Open access peer-reviewed chapter

New Therapeutics for Chagas Disease: Charting a Course to Drug Approval

Written By

Anthony Man and Florencia Segal

Submitted: 31 December 2021 Reviewed: 26 January 2022 Published: 13 July 2022

DOI: 10.5772/intechopen.102891

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Little progress has been made since the 1960s and 1970s to widen the therapeutic arsenal against Trypanosoma cruzi, the causative pathogen of Chagas disease, which remains a frustrating and perplexing infectious disease. This chapter focuses on the strategic and operational challenges in the clinical drug development of a novel antitrypanosomal agent for Chagas disease. The various elements that contribute to a robust assessment of treatment effect including dose selection, choice of patient population, trial methodology, endpoint measures, and regulatory perspectives are discussed. The learnings herein should serve as resource to help researchers and other stakeholders optimize their clinical development plans and speed delivery of new medicines to patients with Chagas disease.


  • Chagas disease
  • challenges
  • clinical
  • drug development
  • strategy
  • therapeutics
  • regulatory approval

1. Introduction

Chagas disease is a largely vector-borne infection caused by Trypanosoma cruzi, a kinetoplastid protozoan parasite endemic to Latin America. It affects an estimated 6–7 million people globally, is associated with 1.2 million cases of cardiomyopathy, and causes 10–14,000 deaths annually [1, 2]. While most infections are transmitted by triatomine insects, infection can be acquired through oral routes, congenital infection, and organ transplantation. For many decades, Chagas disease was mainly seen in rural populations of Central and South America, but in recent years the number of cases diagnosed in urban endemic areas and outside Latin America has increased due to economic, cultural, and migratory patterns [3, 4]. Consequently, a drug development plan for Chagas disease must consider the international regulatory perspectives and different national healthcare systems to enable faster patient access to diagnosis and treatment.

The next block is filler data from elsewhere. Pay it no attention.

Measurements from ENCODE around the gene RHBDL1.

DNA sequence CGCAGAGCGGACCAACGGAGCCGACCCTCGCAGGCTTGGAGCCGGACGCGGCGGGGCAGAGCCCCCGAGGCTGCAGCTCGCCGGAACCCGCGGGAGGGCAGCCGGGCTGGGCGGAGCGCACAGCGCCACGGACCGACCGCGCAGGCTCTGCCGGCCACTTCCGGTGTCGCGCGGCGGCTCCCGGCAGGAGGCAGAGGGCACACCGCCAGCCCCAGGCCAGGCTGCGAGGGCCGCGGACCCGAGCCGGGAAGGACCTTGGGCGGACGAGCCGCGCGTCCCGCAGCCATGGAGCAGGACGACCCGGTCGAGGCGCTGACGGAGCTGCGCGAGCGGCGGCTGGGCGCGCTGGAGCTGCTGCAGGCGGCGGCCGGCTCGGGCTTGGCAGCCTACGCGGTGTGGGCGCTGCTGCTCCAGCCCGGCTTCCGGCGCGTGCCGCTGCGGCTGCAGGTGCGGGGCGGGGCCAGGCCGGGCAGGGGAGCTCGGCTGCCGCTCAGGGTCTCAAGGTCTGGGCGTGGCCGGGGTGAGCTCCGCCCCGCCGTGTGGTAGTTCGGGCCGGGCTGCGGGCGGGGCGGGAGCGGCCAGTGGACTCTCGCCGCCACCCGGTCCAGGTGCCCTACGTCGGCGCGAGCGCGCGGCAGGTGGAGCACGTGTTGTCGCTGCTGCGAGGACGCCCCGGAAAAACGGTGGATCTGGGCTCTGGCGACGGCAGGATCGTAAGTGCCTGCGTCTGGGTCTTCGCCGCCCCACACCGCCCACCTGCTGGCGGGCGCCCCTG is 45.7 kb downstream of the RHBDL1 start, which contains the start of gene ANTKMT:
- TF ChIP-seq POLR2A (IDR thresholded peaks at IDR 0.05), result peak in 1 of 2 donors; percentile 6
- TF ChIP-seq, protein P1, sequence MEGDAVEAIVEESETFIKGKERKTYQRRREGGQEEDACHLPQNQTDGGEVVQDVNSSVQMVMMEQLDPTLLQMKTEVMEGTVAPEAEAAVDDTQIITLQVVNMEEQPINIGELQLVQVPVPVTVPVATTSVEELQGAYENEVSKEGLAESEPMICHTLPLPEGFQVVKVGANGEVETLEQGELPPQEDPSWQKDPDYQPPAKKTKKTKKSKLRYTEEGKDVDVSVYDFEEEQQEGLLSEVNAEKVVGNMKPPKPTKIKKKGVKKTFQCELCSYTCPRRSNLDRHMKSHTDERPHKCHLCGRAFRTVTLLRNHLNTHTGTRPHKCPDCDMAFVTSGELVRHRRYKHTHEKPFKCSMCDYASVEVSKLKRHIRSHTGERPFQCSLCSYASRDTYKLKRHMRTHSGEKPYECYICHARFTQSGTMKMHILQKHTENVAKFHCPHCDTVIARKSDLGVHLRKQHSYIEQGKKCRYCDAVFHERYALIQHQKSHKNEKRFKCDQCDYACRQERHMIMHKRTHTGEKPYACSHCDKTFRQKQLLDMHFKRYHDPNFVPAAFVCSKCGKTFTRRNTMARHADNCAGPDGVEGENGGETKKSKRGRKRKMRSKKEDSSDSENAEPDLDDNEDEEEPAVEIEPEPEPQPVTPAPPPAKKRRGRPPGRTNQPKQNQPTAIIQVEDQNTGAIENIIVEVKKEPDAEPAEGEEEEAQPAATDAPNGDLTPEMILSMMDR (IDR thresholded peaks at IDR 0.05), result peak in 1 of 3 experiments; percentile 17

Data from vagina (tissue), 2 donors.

Beyond the direct clinical impact of the disease on patients, the substantial economic impact of Chagas disease on society has been estimated by Lee et al. [5]. The annual societal cost (i.e., healthcare costs plus productivity loss) of Chagas disease globally was projected at more than over 800,000 life years lost to disability (DALYs) with a financial burden exceeding USD $600 million. When projected future costs (including cardiomyopathy and heart failure) are taken into account, the economic burden of this disease reaches a staggering USD $7.19 billion per year. In contrast, global R&D funding for Chagas disease was reported as only USD $37.12 million in 2019 (representing less than 1% of R&D funding for neglected diseases in developing countries), of which 35% came from private industry [6].

Against this economic background, the substantial resources needed to develop and approve a novel drug should be noted. Novel drug development is complex and multidisciplinary with a predicted success rate to bring a new drug to approval of less than 12% [7]. Estimated fully capitalized costs range from USD $800 million to USD $2.2 billion per compound approved. Clinical trial phases of drug development account for the majority of these investments and further costs are incurred post-approval for activities such as patient registries, follow-on studies, and drug safety monitoring.

We will discuss the various strategic and operational challenges facing physicians, scientists, and clinical researchers designing drug development programs for new antitrypanosomal agents for Chagas disease. Highlighting these issues allows researchers to explore solutions that generate sound scientific evidence for cost-effective and timely drug development programs.


2. Current drug therapy

The two mainstays of drug therapy in adult and children with Chagas disease are benznidazole (BZN) and nifurtimox (NFX). These two nitroheterocyclic prodrugs have been in clinical use for over four decades, and their background, efficacy, and safety are well documented [8, 9, 10, 11, 12]. Both reduce parasitemia and cause seroreversion but with less effect as the infection becomes more established. Both drugs are genotoxic, clastogenic, and in animals, are carcinogenic. The main inconveniences associated with their use are treatment duration of several weeks, avoidance of alcohol, and the associated clinical side effects. Adverse effects commonly seen with benznidazole are hypersensitivity reactions, skin rashes, gastrointestinal intolerance, peripheral neuropathy, and bone marrow suppression [8, 9, 10, 11, 12, 13, 14]. Nifurtimox is less well tolerated and associated with more nervous system toxicity (anorexia, sleepiness) and gastrointestinal intolerance [10].

While two drugs differ in safety profile, there is little evidence to favor efficacy of one over the other although preliminary results of one small randomized study appeared to show a slight trend in favor of BZN [15]. Results from two ongoing randomized studies (NCT02369978, NCT03981523) comparing multiple BZN and NFX regimens in adults with chronic indeterminate disease may help clarify this situation.

A simplified summary of the essential strengths and weaknesses of these two pillars of Chagas disease treatment from a drug developers’ perspective is give in Table 1.

Benznidazole (BZN)Nifurtimox (NFX)
Mechanism of actionProdrug converted by trypanosome specific nitro reductase (TcNTR-1)to highly reactive toxic intermediates forming adducts with DNA, proteins, and small molecules
Drug resistance
  • Inducible in vitro; multifactorial mechanisms including TcNTR mutation

  • Intrinsic drug susceptibility highly variable across parasite subtypes

Formulation & regimen
  • 2.5 and 100 mg oral tablets

  • Weight-based dosing,

tablet slurry for children